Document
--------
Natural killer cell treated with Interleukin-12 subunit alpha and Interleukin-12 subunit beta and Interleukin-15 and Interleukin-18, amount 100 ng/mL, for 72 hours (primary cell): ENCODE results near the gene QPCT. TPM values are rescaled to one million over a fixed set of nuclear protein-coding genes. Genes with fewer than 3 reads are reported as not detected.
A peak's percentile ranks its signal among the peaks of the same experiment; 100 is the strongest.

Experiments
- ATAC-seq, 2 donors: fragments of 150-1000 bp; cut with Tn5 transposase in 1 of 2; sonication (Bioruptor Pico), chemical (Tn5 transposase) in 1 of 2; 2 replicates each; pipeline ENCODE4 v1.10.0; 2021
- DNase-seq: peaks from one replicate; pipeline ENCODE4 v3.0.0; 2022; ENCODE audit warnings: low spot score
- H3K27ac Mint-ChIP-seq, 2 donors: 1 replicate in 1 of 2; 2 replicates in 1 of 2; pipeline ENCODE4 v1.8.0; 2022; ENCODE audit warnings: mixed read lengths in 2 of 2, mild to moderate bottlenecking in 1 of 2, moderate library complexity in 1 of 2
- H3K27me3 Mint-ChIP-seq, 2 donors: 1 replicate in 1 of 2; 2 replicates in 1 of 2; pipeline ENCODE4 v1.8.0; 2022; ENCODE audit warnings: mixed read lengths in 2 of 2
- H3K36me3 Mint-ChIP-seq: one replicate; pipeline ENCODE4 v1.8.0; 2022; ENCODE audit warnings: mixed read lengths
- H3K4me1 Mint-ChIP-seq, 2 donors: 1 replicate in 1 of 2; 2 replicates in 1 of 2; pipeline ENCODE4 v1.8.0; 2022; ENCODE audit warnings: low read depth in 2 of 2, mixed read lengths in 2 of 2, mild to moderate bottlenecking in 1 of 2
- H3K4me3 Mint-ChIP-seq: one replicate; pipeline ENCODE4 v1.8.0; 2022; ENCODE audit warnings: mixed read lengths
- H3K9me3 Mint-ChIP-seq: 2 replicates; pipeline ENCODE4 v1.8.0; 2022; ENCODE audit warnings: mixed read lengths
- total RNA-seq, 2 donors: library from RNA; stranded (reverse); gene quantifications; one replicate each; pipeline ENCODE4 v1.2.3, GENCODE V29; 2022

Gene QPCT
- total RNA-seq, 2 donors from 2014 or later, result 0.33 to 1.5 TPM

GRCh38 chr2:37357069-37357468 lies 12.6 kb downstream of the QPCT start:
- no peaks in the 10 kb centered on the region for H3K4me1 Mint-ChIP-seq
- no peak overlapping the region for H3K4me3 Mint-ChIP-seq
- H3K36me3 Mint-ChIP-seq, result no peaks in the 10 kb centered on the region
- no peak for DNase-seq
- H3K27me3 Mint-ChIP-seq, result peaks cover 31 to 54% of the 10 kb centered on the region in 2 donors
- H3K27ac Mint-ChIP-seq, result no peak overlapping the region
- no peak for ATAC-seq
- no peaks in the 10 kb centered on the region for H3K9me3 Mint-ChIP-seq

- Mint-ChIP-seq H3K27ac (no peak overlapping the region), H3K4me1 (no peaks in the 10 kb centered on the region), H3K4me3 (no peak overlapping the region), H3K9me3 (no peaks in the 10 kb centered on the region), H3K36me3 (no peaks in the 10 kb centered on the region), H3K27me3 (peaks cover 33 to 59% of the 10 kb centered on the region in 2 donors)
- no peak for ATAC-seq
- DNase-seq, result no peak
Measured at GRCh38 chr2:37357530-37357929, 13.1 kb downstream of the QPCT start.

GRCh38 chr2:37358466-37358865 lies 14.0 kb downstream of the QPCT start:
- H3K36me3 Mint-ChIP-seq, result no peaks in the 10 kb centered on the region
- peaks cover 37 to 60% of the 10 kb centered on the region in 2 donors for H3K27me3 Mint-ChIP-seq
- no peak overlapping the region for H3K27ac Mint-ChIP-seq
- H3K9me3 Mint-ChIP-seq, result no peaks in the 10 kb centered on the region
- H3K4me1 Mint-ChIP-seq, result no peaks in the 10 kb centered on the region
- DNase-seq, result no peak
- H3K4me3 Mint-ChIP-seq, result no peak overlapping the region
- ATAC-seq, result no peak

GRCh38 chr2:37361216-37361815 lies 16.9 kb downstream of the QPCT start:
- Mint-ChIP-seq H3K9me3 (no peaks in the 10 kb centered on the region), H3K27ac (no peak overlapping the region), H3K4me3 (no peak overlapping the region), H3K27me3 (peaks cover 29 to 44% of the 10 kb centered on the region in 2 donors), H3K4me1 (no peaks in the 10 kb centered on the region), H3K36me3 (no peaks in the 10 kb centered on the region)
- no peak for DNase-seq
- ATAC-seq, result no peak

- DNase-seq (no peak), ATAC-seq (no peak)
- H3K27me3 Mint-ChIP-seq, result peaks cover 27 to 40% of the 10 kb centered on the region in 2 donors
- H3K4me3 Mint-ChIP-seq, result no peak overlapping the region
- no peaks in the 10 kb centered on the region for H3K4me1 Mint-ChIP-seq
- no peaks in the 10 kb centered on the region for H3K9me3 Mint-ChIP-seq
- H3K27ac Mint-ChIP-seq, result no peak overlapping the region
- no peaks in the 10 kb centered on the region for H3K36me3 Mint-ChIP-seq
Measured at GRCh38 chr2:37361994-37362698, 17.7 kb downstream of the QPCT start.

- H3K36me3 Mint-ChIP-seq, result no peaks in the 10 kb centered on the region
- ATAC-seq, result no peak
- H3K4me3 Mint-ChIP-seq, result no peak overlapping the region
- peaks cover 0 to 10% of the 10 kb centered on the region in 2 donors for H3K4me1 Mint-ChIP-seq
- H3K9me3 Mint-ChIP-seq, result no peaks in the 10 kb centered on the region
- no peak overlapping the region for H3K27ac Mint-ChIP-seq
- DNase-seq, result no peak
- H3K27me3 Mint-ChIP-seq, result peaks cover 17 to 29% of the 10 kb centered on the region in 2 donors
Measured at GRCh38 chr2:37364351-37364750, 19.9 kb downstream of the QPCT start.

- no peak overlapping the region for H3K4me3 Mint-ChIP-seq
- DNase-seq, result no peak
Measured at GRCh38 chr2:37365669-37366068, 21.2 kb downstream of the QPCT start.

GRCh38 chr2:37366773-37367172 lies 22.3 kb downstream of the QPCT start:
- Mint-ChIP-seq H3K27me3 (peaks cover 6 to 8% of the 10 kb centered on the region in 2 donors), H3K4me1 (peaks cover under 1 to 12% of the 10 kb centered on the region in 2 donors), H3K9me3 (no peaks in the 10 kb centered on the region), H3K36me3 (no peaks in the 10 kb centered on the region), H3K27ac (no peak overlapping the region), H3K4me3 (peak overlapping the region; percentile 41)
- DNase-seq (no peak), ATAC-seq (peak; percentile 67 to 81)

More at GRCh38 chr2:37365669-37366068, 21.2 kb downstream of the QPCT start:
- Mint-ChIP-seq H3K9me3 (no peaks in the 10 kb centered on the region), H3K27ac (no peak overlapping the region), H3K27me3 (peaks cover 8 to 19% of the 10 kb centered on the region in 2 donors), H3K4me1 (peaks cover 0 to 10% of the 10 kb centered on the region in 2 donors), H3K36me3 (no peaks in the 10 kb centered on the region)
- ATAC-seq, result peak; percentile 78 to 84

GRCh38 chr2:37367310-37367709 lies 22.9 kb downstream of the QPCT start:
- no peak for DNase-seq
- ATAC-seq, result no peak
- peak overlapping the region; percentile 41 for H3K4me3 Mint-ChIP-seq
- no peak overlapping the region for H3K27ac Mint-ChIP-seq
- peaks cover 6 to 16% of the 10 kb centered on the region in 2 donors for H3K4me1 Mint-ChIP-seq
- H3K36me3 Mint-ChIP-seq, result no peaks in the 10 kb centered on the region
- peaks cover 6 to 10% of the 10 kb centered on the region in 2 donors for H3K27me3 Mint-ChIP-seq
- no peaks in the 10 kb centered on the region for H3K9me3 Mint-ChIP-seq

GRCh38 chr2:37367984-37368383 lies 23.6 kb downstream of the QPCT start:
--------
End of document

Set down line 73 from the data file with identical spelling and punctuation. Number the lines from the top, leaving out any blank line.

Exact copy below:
- H3K36me3 Mint-ChIP-seq, result no peaks in the 10 kb centered on the region